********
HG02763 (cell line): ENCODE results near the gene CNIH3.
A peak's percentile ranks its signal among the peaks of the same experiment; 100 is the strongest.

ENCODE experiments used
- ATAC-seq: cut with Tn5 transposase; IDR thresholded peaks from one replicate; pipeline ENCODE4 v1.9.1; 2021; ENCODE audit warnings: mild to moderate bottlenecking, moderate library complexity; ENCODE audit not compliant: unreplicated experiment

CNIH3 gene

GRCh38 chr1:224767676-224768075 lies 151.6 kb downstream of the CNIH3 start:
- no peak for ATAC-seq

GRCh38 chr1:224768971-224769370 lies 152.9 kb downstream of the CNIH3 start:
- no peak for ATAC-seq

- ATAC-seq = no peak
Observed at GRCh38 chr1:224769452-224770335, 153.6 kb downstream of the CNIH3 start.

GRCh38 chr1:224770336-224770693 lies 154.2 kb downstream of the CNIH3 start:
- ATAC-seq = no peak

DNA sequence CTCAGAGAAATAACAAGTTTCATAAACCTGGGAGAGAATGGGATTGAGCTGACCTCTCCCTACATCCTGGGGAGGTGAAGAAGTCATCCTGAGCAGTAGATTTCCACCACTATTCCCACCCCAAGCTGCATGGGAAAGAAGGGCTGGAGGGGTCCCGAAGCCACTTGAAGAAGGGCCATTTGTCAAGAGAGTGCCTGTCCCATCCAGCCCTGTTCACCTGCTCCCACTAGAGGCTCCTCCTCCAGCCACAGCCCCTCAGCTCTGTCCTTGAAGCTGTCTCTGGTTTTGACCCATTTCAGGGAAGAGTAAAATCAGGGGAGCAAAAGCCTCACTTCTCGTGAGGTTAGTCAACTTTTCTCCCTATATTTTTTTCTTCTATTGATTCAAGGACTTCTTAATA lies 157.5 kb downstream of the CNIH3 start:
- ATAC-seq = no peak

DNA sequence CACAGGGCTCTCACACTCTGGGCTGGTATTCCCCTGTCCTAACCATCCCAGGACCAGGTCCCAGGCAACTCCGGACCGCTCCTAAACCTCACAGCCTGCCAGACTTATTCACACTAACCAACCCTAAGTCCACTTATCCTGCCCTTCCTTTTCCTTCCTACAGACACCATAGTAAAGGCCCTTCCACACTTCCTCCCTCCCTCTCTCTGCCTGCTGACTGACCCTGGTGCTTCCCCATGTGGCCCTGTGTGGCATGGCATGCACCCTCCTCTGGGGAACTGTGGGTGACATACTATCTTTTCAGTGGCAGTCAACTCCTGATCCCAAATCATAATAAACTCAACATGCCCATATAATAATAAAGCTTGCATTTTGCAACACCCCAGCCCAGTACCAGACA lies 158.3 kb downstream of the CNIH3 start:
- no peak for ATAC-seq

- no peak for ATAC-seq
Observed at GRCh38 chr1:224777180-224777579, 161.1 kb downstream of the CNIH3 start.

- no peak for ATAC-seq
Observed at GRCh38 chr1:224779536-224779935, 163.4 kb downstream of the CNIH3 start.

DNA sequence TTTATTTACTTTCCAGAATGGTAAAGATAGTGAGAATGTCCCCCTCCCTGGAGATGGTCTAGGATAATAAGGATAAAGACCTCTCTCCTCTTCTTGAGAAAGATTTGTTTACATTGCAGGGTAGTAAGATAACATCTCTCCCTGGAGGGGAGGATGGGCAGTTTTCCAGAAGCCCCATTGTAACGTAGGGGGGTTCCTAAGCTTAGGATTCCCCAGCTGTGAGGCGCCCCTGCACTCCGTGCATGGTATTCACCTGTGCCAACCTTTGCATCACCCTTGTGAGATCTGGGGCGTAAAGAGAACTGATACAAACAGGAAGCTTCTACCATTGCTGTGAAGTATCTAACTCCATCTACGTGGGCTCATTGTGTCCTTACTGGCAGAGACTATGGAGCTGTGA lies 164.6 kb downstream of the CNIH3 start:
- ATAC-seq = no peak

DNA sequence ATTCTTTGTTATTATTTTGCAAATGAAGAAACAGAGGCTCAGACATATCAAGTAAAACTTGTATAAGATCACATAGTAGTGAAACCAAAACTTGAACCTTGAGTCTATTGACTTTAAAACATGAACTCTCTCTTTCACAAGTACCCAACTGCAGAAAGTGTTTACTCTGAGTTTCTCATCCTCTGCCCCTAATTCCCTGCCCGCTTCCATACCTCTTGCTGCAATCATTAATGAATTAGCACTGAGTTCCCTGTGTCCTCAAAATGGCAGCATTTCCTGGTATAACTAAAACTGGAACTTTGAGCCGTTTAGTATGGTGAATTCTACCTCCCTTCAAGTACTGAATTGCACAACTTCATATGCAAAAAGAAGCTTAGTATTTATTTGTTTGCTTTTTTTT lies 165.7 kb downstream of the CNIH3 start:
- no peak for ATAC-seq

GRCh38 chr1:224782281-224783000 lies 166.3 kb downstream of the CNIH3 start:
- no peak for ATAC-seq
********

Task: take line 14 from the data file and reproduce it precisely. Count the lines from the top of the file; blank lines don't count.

DNA sequence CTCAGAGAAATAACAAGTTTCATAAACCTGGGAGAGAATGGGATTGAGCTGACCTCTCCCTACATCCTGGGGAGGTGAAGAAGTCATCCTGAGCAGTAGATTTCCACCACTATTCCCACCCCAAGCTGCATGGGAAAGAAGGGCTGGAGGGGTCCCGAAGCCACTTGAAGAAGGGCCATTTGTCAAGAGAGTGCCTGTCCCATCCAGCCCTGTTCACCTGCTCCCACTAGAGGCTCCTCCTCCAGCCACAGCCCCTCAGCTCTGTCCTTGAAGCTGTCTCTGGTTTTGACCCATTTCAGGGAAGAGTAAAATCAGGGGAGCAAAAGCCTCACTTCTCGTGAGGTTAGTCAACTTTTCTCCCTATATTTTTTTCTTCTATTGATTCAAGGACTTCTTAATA lies 157.5 kb downstream of the CNIH3 start: